Annual Report - 1996-1997
Clinical trial: A systematic study to evaluate a new treatment or method of administering an existing one.
Most progress in cancer therapy has been made through clinical trials, which strive to answer specific questions about new or different ways of using current treatments.
The majority of clinical trials for cancer patients analyze the effects of chemotherapeutic agents, often one compound but sometimes two or more drugs administered differently. Other studies test innovative surgical procedures to remove tumors, radiatio n therapy techniques to destroy cancer cells and biological substances that boost the body's immune system to fight cancer.
The basic goal of each clinical trial is to increase medical knowledge about a single cancer therapy or a combination of treatments and to show cancer specialists how to give a new treatment safely and effectively. In many instances, clinical trials com pare the best-known standard therapy with a newer treatment to determine if one approach increases long-term survival and/or produces fewer side effects than the other.
While most clinical trials examine methods to prevent, detect, diagnose, control and treat cancer, an increasing number of studies assess the psychological impact of the disease and ways to improve patients' comfort and quality of life.
Safety risks evaluatedAll proposed new treatments go through careful laboratory and animal testing prior to being administered to cancer patients. But no matter how rigorously conducted, this early research cannot predict exactly how a new drug or other treatment will work i n humans or define all of the side effects. Thus, each patient who participates in a clinical trial provides vital information on both the efficacy and risks of a new treatment.
Anyone diagnosed with one of the more than 100 types of cancer usually is faced with several treatment decisions, including whether to have standard therapy that may be widely available and/or to take part in a clinical trial that may be conducted at onl y a few centers.
Patients who take part in clinical trials are the first to receive new research-based treatment materials or methods, which eventually may prove better than existing treatments and be added to the growing list of standard therapies. Many cancer patients have standard treatments prior to participating in clinical trials.
Depending on the type and severity of the cancer, a patient's best-and sometimes only-option may be a clinical trial. Ideally, patients and their supporting family members should discuss all treatment options with the patients' physicians.
Where to get informationThe National Cancer Institute (NCI) has established a computer database about cancer and clinical trials called the Physicians Data Query (PDQ). The PDQ is updated monthly to provide patients and their doctors with the latest information on clinical tri als.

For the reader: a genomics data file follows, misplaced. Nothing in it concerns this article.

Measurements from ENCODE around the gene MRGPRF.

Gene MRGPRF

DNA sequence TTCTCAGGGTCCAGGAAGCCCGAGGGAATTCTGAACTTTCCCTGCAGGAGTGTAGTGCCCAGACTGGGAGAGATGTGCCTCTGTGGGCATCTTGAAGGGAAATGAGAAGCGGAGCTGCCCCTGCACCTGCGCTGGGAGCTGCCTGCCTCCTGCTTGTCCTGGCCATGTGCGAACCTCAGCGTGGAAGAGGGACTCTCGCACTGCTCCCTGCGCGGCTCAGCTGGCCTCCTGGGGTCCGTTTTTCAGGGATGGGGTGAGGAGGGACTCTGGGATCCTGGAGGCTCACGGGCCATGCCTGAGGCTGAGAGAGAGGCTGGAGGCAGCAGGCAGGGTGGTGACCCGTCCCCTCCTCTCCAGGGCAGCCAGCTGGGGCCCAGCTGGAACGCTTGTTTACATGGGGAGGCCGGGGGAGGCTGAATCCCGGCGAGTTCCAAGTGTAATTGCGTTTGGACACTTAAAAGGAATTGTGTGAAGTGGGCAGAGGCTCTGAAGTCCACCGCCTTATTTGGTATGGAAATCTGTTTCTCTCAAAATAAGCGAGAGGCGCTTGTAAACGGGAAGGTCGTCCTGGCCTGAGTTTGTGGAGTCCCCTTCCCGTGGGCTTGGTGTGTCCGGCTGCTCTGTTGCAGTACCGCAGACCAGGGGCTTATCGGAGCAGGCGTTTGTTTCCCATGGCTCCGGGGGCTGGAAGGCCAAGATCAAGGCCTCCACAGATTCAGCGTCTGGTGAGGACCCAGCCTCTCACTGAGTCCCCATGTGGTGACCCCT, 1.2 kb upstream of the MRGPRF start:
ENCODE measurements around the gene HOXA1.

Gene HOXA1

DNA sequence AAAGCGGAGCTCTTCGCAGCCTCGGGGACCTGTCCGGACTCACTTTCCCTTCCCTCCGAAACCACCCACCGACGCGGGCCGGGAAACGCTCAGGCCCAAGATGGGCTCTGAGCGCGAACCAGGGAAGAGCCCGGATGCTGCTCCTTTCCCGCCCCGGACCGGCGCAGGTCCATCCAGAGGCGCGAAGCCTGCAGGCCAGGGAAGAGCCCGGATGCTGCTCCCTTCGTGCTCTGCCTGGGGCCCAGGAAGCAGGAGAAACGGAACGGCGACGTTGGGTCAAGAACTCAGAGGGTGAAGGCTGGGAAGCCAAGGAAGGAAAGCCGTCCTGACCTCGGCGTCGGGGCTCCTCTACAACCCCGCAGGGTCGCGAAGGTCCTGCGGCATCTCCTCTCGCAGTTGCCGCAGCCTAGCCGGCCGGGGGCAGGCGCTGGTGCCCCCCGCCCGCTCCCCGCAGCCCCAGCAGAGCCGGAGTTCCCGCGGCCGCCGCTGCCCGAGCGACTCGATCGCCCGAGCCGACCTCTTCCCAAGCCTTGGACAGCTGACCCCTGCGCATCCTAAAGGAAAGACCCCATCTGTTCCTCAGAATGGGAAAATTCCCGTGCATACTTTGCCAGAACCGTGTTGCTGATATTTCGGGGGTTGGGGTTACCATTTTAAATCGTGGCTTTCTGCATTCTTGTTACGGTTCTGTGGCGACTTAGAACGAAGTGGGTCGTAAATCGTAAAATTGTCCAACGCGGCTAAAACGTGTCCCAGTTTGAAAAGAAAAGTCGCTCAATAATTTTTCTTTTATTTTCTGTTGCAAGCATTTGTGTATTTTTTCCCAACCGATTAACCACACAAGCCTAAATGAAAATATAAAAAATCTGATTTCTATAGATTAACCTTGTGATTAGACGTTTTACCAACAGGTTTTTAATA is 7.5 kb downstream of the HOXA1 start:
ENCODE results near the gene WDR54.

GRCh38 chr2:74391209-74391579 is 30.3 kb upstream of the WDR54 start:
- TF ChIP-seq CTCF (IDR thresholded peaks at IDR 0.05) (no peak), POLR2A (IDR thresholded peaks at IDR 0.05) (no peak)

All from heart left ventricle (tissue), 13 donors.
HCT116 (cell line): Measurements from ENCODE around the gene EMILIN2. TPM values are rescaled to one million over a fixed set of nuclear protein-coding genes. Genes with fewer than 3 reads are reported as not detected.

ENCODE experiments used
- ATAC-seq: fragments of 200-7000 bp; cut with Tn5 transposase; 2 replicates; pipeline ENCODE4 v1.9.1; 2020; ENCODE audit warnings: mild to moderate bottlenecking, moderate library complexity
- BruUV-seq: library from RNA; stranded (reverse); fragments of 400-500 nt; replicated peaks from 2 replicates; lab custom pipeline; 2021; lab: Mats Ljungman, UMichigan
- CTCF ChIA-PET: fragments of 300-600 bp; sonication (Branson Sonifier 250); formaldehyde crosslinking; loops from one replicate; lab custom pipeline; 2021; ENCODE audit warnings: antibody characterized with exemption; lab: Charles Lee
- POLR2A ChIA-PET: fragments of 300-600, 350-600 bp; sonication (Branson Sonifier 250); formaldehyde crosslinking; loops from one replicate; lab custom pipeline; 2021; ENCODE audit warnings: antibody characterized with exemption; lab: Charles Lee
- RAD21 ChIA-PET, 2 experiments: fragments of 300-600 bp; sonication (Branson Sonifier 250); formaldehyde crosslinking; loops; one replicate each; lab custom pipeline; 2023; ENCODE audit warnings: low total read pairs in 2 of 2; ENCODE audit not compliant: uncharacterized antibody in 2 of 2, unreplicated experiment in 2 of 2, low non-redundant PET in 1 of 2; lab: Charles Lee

The PDQ has names of clinical researchers and hospitals where studies are in progress as well as details about clinical trials according to types of cancer. It contains summaries of more than 1,500 clinical trials open to cancer patients, including almo st 500 clinical trials available at M. D. Anderson Cancer Center.
Patients and family members can obtain PDQ information from physicians, by calling the NCI's Cancer Information Service (CIS) at 1-800-4-CANCER or on the World Wide Web (http://wwwicic.nci.nih.gov).
Printed materials describing clinical trials, as well as all aspects of cancer diagnosis, treatment and rehabilitation, plus information about reducing individual risks for cancer can be requested by dialing the CIS' toll-free number.
Studies conducted in phasesMost clinical trials are carried out in phases, with each phase designed to learn specific information. Patients may be eligible for studies in various phases, depending on their general condition, the type and stage of their malignancy and what treatm ents, if any, they already have had.
Anyone entering a federally funded or regulated clinical trial in the United States is required to sign a consent form indicating an understanding of the study, including possible risks as well as benefits. If the patient is a child, a parent or guardia n must sign. Informed consent forms include names and telephone numbers for patients or family members to call with questions. The forms also tell patients they may withdraw from studies at any time.
Patients considering clinical trials should ask questions about the purpose, specific treatments and/or tests involved, monitoring procedures, possible side effects, costs, length and plans for follow-up evaluation for the studies.
Not all patients will be candidates for clinical trials nor will all who are eligible want to participate. But for those who do choose to take part, clinical trials continue to be a vital link between major scientific discoveries in the laboratory and i mproving cancer therapies. Clinical trials are the heart of translational research that seeks to extend survival and lead to higher cure rates for all cancer patients.